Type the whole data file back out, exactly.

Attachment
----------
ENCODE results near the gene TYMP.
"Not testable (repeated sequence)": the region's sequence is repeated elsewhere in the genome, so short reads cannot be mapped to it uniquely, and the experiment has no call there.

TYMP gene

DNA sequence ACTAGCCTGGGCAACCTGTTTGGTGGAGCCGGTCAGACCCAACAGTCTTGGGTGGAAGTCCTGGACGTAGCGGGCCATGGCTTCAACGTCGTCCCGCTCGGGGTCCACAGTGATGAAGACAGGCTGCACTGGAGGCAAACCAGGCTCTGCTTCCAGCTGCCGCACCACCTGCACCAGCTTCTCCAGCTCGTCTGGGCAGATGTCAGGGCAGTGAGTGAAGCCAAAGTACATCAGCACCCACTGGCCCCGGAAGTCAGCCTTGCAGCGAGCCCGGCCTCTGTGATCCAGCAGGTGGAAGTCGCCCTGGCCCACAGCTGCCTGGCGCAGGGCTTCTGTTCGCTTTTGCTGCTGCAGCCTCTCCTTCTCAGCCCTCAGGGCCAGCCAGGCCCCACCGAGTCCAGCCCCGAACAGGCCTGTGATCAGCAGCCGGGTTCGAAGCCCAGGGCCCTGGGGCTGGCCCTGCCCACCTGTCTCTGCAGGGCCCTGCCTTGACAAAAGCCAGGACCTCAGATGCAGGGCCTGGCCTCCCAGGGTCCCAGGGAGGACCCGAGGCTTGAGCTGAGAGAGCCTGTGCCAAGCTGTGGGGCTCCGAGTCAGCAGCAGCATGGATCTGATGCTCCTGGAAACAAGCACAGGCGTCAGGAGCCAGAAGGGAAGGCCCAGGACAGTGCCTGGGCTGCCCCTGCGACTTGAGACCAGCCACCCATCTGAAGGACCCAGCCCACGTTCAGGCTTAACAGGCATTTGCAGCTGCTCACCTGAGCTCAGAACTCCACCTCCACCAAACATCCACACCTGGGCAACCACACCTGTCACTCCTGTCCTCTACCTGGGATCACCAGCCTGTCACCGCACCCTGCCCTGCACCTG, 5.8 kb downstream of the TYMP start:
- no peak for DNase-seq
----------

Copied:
ENCODE results near the gene TYMP.
"Not testable (repeated sequence)": the region's sequence is repeated elsewhere in the genome, so short reads cannot be mapped to it uniquely, and the experiment has no call there.

TYMP gene

DNA sequence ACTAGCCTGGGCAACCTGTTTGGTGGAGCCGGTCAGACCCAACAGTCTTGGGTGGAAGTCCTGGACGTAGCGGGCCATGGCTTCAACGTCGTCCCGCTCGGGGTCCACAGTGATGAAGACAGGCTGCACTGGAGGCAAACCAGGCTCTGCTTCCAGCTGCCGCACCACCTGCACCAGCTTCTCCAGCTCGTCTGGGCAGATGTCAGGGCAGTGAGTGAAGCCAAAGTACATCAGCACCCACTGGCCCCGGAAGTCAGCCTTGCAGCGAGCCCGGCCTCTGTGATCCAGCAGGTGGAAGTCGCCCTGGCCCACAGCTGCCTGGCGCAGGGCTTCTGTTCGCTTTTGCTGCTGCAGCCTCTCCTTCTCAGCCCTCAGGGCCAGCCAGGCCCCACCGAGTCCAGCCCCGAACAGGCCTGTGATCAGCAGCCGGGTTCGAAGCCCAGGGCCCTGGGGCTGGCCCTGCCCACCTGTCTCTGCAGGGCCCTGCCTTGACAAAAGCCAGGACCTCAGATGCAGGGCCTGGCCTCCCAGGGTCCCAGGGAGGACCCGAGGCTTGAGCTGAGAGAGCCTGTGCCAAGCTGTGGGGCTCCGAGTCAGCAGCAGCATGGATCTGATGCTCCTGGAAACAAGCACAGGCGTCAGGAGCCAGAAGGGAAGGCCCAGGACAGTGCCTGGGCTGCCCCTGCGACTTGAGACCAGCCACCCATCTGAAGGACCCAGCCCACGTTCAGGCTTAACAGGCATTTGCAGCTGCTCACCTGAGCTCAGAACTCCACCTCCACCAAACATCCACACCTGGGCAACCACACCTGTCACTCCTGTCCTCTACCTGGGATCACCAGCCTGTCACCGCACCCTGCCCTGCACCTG, 5.8 kb downstream of the TYMP start:
- no peak for DNase-seq